Torrone di Noce
Makes 1-1/2 cups brittle
When I was a kid, torrone was the treat of treats. I'd resort to almost anything to get my hands on a piece of it. Torrone can be eaten as is, or crushed as a topping for cakes or as a layer for a homemade ice cream cake. Be careful, though; it's also addictive.
1/2 cup granulated sugar
1/2 cup honey
3 tablespoons freshly squeezed orange juice
2 cups walnut pieces
Lightly grease a baking sheet with vegetable oil. Combine the sugar, honey, and orange juice in a saucepan over low heat. When the sugar is melted, add the walnuts. Cook for 3 to 4 minutes or until golden and thick. Pour onto the oiled sheet and spread it out to cool. While the brittle is still hot, use a large knife to score the mixture into 2-inch pieces. When the brittle is cool, break the pieces where you had scored them. Store airtight.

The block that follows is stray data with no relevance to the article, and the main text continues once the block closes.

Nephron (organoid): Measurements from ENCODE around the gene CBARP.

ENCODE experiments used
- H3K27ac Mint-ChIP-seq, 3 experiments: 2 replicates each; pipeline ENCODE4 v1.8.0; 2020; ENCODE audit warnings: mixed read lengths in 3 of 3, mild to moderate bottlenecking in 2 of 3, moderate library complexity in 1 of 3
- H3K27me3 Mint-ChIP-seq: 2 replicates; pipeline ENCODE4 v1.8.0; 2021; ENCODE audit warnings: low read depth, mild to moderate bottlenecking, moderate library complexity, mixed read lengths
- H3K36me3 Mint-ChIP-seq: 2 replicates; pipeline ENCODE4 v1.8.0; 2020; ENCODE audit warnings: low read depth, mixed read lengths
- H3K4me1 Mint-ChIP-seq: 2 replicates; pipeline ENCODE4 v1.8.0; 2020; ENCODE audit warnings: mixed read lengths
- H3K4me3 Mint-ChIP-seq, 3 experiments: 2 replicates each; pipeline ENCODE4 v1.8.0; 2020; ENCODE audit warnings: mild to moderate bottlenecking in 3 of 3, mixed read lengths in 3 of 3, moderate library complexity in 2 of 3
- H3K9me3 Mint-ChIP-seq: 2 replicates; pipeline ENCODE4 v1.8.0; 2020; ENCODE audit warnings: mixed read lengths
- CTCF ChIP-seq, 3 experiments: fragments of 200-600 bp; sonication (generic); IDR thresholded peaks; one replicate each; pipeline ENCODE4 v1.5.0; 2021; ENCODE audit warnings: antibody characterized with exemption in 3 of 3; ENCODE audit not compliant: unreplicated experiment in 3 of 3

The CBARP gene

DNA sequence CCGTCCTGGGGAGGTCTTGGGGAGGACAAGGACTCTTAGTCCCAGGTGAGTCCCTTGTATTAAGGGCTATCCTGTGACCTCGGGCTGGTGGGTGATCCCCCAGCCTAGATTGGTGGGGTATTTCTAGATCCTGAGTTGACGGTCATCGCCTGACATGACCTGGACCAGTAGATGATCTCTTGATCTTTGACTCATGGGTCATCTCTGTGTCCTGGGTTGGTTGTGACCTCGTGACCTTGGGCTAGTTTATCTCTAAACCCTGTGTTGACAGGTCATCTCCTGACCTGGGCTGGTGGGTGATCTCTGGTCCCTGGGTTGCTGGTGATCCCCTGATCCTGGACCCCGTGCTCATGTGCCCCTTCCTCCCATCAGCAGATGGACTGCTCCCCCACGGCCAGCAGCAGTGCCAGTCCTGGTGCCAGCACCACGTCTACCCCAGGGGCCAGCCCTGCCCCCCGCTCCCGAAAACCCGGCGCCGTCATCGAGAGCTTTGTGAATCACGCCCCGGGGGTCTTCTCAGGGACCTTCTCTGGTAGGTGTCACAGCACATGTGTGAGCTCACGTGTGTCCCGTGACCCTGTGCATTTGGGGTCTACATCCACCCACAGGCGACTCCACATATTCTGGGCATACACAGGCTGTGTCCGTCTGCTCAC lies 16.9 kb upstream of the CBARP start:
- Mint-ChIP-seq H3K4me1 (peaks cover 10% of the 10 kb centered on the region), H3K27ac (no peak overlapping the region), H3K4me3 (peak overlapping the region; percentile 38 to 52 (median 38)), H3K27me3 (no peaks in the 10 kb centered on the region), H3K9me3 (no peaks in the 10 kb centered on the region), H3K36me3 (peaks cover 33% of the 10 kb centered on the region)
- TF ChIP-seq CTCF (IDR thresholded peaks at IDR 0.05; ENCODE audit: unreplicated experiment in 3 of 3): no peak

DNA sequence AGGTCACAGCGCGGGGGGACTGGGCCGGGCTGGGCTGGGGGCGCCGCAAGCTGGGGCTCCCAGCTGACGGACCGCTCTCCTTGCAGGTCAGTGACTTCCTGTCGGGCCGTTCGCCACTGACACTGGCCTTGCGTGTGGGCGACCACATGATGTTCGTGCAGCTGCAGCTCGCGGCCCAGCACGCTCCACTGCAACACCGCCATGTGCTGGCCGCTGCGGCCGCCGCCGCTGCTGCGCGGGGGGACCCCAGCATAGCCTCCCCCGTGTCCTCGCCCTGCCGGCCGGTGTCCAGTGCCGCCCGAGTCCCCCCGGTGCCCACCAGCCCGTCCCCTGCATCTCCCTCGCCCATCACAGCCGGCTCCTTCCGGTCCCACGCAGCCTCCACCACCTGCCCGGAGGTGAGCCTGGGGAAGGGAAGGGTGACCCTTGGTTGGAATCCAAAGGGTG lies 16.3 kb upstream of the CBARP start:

David Ruggerio's Italian Kitchen:
Family Recipes from the Old Country
By David Ruggerio
Artisan, May 2000
Color photographs throughout
Recipe reprinted by permission.
David Ruggerio's Italian Kitchen
- Potato Pizza Pizza del Lattaio
- Cannellini in a Flask Fagioli al Fiasco
- Zucchini Baked in a Bag Cucuzzeddi al Cartoccio
- Torrone di Noce Walnut Brittle
This page created August 2000